Over the past year and beyond, Question Time has featured numerous Muslim contributors on its panels. Two weeks ago, for the second time this year, the journalist and commentator Medhi Hassan sat on the panel. Other Muslim voices over the past year have included the politicians Tasmina Ahmed-Sheikh and Humza Yousaf. Others of Muslim heritage, who do not actively subscribe to religion in their personal lives have also contributed to the programme.
Now the contributors may not be our kind of Muslim — whatever that means — but individuals of Muslim heritage appearing in 25% of all episodes or making up 5% of all panellists is pretty good representation for a group (if we insist on identifying people purely by religion) that makes up just 4.5% of the UK population. By contrast, there are many other minority groups under-represented and consistently absent in the make-up of Question Time panels.
There is of course a hierarchy of people we really do not like representing us — the likes of Maajid Nawaz, Anjem Choudary and Yasmin Alibhai-Brown most frequently lamented — but the daily reading of the morose Muslim presence on Social Media reveals constant dissatisfaction with any kind of representation. No matter who speaks up, others will be quick to point out that they are the wrong kind of Muslim, or that they do not represent the mainstream, or that they are excluding other voices. Each of us demands that only our voice or interpretation or narrow sectarian viewpoint or political perspective deserves attention, and everything else is condemned.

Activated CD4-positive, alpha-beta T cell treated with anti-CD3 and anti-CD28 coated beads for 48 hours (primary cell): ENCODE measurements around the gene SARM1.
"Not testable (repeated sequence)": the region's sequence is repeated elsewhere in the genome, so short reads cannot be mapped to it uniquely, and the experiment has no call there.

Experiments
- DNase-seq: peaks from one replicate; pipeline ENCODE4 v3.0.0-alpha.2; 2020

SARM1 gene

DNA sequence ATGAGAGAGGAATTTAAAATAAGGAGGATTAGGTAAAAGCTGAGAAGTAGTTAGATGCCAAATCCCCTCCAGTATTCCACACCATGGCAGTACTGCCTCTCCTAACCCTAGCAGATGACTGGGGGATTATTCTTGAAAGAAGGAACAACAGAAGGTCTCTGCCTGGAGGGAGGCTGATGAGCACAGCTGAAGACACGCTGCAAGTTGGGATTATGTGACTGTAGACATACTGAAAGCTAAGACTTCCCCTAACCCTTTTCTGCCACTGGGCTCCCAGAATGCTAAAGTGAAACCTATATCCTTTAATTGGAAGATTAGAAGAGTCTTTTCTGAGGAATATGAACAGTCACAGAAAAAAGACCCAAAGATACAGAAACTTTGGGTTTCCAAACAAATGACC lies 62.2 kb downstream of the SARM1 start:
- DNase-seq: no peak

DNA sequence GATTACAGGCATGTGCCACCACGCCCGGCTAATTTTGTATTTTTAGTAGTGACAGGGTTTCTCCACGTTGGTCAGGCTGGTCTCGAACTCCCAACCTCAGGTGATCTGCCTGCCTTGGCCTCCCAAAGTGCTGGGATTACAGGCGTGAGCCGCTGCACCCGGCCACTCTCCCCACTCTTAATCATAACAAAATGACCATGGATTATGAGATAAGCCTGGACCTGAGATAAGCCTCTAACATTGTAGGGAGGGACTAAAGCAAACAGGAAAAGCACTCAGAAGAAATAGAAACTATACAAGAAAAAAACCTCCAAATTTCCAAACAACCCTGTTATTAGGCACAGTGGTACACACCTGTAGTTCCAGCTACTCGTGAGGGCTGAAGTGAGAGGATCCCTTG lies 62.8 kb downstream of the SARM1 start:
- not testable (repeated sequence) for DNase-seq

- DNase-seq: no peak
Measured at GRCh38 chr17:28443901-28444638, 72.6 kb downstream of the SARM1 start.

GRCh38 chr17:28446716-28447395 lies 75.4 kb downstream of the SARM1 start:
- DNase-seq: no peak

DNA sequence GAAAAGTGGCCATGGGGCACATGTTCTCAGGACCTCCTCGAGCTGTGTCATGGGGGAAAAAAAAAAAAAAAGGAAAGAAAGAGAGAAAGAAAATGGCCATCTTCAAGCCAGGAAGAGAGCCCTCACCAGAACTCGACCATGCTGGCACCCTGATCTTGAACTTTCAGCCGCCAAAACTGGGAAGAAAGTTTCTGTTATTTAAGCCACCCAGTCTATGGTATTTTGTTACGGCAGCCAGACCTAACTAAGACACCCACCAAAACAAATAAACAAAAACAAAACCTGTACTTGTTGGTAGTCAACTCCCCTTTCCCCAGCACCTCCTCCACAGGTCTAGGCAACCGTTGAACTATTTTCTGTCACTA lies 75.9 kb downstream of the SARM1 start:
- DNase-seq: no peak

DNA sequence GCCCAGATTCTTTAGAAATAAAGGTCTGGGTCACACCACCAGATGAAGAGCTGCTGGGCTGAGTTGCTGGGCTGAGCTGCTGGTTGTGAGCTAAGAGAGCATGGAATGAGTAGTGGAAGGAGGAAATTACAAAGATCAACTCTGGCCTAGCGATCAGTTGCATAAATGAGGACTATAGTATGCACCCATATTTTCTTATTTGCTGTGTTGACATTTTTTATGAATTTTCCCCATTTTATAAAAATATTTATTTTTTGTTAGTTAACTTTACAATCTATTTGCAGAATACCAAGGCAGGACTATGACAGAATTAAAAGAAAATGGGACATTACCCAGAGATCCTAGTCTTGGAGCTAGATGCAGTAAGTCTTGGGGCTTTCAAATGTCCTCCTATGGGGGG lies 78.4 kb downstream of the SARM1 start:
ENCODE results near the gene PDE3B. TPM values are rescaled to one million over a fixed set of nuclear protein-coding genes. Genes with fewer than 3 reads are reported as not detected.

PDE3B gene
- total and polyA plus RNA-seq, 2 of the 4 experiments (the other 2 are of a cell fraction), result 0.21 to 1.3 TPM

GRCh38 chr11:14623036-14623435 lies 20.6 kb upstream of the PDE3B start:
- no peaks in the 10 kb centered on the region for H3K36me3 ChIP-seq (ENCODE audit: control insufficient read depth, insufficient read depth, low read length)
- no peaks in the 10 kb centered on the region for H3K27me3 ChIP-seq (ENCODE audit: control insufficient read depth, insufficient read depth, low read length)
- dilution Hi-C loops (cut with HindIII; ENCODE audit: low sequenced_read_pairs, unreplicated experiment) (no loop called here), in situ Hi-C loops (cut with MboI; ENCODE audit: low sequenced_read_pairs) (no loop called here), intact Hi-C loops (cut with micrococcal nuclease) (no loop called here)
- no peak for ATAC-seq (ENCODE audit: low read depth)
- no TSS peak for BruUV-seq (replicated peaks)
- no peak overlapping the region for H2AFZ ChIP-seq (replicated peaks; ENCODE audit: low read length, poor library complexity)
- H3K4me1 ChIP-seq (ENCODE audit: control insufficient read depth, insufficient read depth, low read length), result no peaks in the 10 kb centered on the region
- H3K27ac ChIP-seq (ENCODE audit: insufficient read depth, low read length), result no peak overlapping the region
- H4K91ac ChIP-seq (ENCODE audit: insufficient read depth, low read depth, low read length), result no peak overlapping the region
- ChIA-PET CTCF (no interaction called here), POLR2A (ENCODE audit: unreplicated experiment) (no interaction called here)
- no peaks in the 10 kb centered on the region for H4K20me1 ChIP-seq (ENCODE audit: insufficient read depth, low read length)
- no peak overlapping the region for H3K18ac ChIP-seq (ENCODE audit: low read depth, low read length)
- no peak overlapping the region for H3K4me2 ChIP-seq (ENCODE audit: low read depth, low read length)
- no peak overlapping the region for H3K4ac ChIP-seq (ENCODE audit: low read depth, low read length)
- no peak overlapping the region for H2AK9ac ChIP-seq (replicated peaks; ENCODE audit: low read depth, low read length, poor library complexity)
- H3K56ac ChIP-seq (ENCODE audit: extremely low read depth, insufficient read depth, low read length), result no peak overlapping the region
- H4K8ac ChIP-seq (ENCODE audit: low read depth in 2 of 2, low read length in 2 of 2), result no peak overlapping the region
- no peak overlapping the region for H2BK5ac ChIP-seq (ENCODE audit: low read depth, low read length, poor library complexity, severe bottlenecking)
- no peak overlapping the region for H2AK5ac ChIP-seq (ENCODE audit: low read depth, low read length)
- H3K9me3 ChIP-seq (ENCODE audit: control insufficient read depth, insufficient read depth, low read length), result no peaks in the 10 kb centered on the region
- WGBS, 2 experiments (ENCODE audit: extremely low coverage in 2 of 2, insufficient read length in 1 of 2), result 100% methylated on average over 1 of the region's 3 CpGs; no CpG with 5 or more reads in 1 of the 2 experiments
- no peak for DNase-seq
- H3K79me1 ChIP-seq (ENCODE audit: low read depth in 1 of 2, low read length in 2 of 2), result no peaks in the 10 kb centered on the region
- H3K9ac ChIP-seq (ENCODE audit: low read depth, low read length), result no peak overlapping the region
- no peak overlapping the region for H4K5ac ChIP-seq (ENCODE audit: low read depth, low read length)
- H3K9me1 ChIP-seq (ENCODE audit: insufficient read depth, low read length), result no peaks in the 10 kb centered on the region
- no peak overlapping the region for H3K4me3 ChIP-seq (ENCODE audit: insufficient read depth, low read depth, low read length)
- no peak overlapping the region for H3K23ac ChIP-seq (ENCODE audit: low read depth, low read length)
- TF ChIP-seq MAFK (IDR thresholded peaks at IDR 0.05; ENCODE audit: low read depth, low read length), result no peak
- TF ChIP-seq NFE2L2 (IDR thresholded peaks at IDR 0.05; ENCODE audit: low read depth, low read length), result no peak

We protest an awful lot for a community so divided. The truth of the matter is that we each represent ourselves. Religion plays an important part in some of our identities; for others ethnicity, class or political affiliation is more important, or not important at all. For some a love of baking, motherhood, football or mountain climbing is the overarching marker of social belonging. And even for the self-described religious, various sectarian affiliations or philosophical leanings take precedence over a simplistic unified whole.
One of the beauties of maintaining an unpopular blog, rarely read, is that it enables one to represent not the world or a whole religion or community, but personal thoughts, beliefs and sentiments. Within our community are those — of all sorts of persuasions — quick to judge others as heretics and write off their contributions without even first investigating their ideas. We do enjoy to listen to yes men, who reflect our own prejudices and views precisely. We’re not so keen on voices which challenge us and nudge us out of our comfort zones.
In my frequent forays online amongst Muslim activists, both political and apolitical, Traditionalist and Salafi, I frequently regret that I find I have little in common with my compatriots in faith. Perhaps I am too much a cynic, or reside too much on the periphery, to ever see the world through populist eyes. But that’s absolutely fine; it’s as it should be. Blind group think will lead us to disaster.
Bemoan the inclusion of an opposing voice if you must. Bewail those who do not represent you. Weep in sorrow at the amplification of extremist voices on the Left and Right. Petition those who seek to silence the voice of reason, or the voice of puritanical zeal, or of presumed orthodoxy. Protests as much as your like.